We all need a little help in becoming the parent we want to be. TURNING STONEchoice is sponsoring a parent workshop series beginning October 16th in Mt. Laurel, NJ. For additional information and registration please follow this link http://www.turningstonechoice.com and hope to see you there.

~Sammy @TURNING STONEchoice

For more information on TURNING STONEchoice and its process, visit http://www.turningstonechoice.com

Sweet Moments of Connection

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I thought I was being a proactive parent setting aside time in a very busy evening to go for a walk and talk with one of my boys. It was just the 2 of us, a rare and special time together. There were some “things” I wanted to address with this particular child and found our conversation very one sided. I did all the talking and had the impression he would rather have his teeth scraped by a dental hygienist than listen to the very important subject matter I was sharing. Finally, I stopped running my mouth and enjoyed a quieter walk as he discovered a friend to play with. Ugh! This was not what I had planned. Much later in the evening during the bed time rush he decided to share a very serious matter that was on his mind and heart. I could not believe the words coming from his mouth. I had not scheduled this discourse, nor was I prepared for his message. But, I knew although this wasn’t my perfectly planned and scheduled moment for “real conversation” I had to carpe diem and listen. And, what was I thinking? Those real moments of interaction are hardly ever planned. They occur at the most ridiculous, inopportune times, when life is wicked messy and exhausting. Perhaps, he would have shared earlier if I did not already plan the agenda taking up all of the space and time with what I want to address. It’s funny how kids can hit you in a blind spot to help you see clearer. At times parenting and teaching can be a real mind trip! One moment you are excited over a perfectly planned classroom lesson with nothing but complete blank stares from the faces of your students. The next moment your class is going in a totally different direction but you hear the light bulbs clicking off in their precious little heads. One moment a parent can feel like a failure in reaching a child and the next moment connect over the honest and real thoughts of that child while rubbing lotion on their legs. It’s the ups and downs we go through; a mind trip, right.
Remember to hold on to those sweet moments of connection with your students and children and when those down moments have you discouraged envision the victory ahead.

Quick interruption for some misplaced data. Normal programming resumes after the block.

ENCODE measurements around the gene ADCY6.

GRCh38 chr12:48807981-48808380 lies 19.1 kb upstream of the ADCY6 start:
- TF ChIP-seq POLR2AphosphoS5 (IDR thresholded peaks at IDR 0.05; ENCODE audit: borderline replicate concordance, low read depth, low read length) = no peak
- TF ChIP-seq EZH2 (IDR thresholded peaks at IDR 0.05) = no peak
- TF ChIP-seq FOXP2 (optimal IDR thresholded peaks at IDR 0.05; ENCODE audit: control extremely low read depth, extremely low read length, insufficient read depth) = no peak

For more information on TURNING STONEchoice and its process, visit http://www.turningstonechoice.com
~Sammy @TURNING STONEchoice

Keep Your Head Up- Body Language Message

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“Don’t slouch. Sit up straight!” Mothers have chanted around the world to their children. I always thought it a nagging, ridiculous demand. I mean, why? Leave the poor kid alone. Yet, I have always been quick to encourage a child on the soccer field to keep their heads up after a demoralizing play or game. I actually get a physical pang in my stomach when I see the head drop and the shoulders fall forward for any kid. You can see their momentary pain without a single word or physical injury. I never bothered to correct my own children on the posture front because I felt I had bigger battles to fight, until I considered the bigger picture: the message of our body language to others and more importantly to ourselves. I am realizing the posture we keep on a regular basis can reveal personal details with the world. Is a student sitting so deeply in a chair as if any moment he or she will be one with the floor? Is a child constantly tapping on tables, chairs, books? With our bodies we say, I’m tired, frustrated, hurt, excited, doubtful, eager, anxious and so many other messages the world receives and we believe of ourselves. I guess in the long run, I do want my children to sit up straight because they have the confidence in and of themselves to believe they are worthy of being a part of this world because they are valuable. So instead of nagging with a “Sit-up”, I tap my chest, lift my chin and sit up straight myself. I know I have been probably slouching all day long myself. I need to “remove the tree from my eye before removing a splinter from theirs”, and set an example. I explain when we sit or stand like cavemen (insert laughter from the boys) we squish our organs (more laughter) and they need room to do their thing. Also, we let the world know we don’t think much of ourselves (insert immediate high lifted posture from all 3 boys). I wouldn’t let the boys engage in self-deprecating talk and fill their beings with negative verbal language. Why should I let the just as powerful body language fill them with the same kind of negativity?

For more information on TURNING STONEchoice and its process, visit http://www.turningstonechoice.com
~Sammy @TURNING STONEchoice